I suspect when the Founding Fathers authorized the issue of the first coins, they never considered that some time later a five cent piece would sell for five million dollars.
The Liberty V Nickel was always a popular coin. The artist Charles Barber was commissioned to create three coins. Of the three, only the Liberty V Nickel was actually minted. 1883 saw the first Liberty V Nickels distributed for use.
The first of these coins didn’t say “Cents” on them. They simply had the Roman numeral V. This was taken advantage of by some who realized that the coin was very similar in size to a gold coin that was worth five dollars, at the time. The five dollar coin was known as the “Half Eagle”. A picture of it is shown here:
The less than scrupulous guys plated the Liberty V Nickels in gold and then used them for purchases. One man was caught, but was later acquitted. He never told anyone that the coin was actually worth five cents. He would simply use it and wait for the excess of change. It’s not illegal to accept incorrect change. He was deaf and mute, so his defense could easily refute any claim that he told anyone that it was worth more than five cents.
The word “Cents” was added to the coin in the first year of production, 1883. When acquiring these 1883 coins for your collection, you will see them labelled as to whether the word “Cents” is on the coin.
Key dates for the Liberty V Nickel are as follows:
The 1913 Liberty V Nickel draws the highest price – because there were only five of them minted. How they came to be minted at all is a bit of a mystery. These coins were not officially authorized by the U.S. Mint. The Buffalo Nickel was set to be struck in early 1913. Did they make the plates for the 1913 Liberty Head Nickel in case there was an unexpected delay in the production of the Buffalo Nickel? Was there a misunderstanding? Or, were they struck by a mint employee only to create a few coins other collector would have? No one can really say.
Two of the five 1913 Liberty V Nickels were proofs. The other three were produced with standard striking techniques.
The original set was owned by Samuel Brown. He was a numismatist and former employee of the U.S. Mint. He displayed them at the American Numismatic Association annual convention of 1920. The year before, he had placed ads asking for any information on these coins and offered $500.00 each. There is no record of any actual purchases. So, did he actually purchase them? Or, did he gain them by some other means and simply ran the ads to create a lot of interest in the coins?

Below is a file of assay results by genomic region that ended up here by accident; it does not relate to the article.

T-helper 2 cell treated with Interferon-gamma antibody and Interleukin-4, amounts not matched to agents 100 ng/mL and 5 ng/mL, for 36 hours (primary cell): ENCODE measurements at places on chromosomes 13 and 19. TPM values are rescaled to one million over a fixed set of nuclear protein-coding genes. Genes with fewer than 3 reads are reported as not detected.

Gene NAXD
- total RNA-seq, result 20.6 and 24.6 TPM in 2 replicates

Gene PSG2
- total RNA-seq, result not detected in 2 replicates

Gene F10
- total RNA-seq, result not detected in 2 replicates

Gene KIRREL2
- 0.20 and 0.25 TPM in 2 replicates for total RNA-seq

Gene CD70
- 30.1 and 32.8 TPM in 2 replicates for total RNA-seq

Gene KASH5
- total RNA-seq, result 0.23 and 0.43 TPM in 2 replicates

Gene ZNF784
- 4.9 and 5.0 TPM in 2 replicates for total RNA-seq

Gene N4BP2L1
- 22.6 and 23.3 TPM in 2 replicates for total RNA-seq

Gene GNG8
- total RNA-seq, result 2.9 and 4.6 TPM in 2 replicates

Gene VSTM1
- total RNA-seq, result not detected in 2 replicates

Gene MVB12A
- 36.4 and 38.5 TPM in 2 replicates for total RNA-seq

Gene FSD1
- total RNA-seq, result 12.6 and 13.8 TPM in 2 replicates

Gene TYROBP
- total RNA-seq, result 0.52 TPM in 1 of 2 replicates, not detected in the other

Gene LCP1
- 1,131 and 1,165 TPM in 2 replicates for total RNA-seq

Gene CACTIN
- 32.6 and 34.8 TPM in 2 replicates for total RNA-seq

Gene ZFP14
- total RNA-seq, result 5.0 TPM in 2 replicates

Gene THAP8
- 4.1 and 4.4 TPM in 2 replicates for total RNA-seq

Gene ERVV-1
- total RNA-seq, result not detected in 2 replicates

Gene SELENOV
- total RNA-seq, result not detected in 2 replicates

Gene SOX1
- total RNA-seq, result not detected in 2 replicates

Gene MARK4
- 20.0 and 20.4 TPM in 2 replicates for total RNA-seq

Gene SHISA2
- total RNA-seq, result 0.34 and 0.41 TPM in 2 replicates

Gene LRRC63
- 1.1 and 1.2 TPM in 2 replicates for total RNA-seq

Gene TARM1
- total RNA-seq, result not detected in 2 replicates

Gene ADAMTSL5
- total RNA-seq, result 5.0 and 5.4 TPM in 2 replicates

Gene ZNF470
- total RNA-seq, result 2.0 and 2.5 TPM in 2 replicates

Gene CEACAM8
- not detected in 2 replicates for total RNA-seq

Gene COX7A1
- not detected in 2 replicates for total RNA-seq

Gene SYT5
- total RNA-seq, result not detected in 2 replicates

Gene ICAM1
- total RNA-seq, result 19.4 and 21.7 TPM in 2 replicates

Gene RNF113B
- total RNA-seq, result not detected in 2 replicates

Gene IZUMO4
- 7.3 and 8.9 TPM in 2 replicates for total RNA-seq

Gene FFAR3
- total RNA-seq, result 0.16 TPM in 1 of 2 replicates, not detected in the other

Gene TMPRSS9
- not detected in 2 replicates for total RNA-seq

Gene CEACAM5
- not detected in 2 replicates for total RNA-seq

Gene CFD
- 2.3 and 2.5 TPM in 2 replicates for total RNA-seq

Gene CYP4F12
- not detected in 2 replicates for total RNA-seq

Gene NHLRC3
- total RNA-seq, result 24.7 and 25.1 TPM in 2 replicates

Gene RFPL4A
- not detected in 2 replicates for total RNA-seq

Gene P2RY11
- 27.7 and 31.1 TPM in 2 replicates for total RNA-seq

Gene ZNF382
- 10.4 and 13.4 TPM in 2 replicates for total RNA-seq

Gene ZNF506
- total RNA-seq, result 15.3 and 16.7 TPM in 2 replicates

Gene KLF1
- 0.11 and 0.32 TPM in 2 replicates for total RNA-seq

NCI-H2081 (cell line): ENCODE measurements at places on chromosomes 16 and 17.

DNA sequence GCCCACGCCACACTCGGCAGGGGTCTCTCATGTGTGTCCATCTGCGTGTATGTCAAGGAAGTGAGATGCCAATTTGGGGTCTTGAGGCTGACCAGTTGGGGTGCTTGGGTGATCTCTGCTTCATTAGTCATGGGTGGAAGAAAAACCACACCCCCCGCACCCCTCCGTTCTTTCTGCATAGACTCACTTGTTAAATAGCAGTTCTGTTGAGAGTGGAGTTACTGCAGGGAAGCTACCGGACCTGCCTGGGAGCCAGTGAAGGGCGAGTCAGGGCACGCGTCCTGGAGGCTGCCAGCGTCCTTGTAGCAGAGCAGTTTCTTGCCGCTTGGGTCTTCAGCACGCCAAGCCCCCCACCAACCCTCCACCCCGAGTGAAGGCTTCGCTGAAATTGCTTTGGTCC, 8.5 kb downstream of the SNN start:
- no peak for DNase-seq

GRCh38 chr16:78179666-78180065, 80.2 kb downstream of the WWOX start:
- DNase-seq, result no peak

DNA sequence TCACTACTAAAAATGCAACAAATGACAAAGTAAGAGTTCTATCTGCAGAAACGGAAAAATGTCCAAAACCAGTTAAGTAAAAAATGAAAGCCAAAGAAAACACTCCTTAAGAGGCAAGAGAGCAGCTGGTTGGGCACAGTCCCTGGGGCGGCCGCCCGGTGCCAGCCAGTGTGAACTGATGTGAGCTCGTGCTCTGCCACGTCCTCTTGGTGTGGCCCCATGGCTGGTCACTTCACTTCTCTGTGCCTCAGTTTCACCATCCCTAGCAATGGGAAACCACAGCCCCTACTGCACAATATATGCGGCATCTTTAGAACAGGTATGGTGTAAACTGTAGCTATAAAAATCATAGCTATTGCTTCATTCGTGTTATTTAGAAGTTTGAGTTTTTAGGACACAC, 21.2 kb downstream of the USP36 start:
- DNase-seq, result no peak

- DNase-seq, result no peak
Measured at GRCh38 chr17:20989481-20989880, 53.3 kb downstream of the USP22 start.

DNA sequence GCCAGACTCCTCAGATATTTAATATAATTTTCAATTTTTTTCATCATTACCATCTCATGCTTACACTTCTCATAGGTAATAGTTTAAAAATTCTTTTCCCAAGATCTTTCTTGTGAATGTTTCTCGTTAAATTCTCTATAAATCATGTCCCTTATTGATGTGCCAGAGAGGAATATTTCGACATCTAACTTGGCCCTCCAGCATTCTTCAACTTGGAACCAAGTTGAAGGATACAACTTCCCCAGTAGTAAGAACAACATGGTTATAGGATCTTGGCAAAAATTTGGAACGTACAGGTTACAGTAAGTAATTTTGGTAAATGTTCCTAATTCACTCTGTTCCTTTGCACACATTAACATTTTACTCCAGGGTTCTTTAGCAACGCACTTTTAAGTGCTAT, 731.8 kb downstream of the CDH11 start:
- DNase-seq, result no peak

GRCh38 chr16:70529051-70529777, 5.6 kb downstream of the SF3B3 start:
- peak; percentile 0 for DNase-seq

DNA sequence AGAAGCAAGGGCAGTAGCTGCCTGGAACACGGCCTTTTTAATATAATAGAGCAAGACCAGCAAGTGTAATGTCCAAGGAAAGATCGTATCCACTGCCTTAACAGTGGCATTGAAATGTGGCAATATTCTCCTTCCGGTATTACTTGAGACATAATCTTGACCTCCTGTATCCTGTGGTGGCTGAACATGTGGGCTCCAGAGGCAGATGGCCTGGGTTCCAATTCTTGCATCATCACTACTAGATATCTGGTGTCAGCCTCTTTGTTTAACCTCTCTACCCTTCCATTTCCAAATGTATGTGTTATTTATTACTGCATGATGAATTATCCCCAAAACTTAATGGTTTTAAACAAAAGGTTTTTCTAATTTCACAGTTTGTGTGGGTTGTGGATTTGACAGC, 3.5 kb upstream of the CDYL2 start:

And, he DID create a parade of interest in these coins. People checked their pockets religiously in hopes they would find these highly valuable nickels. Buses would fall behind schedule as conductors sifted through the coins they received in hopes of finding a coveted 1913 Liberty V Nickel.
In January 1924, Samuel Brown sold all five 1913 Liberty Head nickels. From there, the nickels passed through several famous hands. The price, for the most part, goes up and up. The highest price attained was for one of the proof Liberty V Nickels, at a staggering five million dollars! This occurred in 2007 to an unnamed collector in California.
If YOU would like to see some of these famed coins, several of them are on display in museums. In Chicago, the Money Museum has one. In Washington DC, Smithsonian Money Museum has one. And, the American Numismatic Association Money Museum of Colorado Springs has one. The websites of these museums are displayed below in the REFERENCES section.
Do you have a full set of Liberty V Nickels? (We won’t consider the 1913. You can just look at that one in the museum.)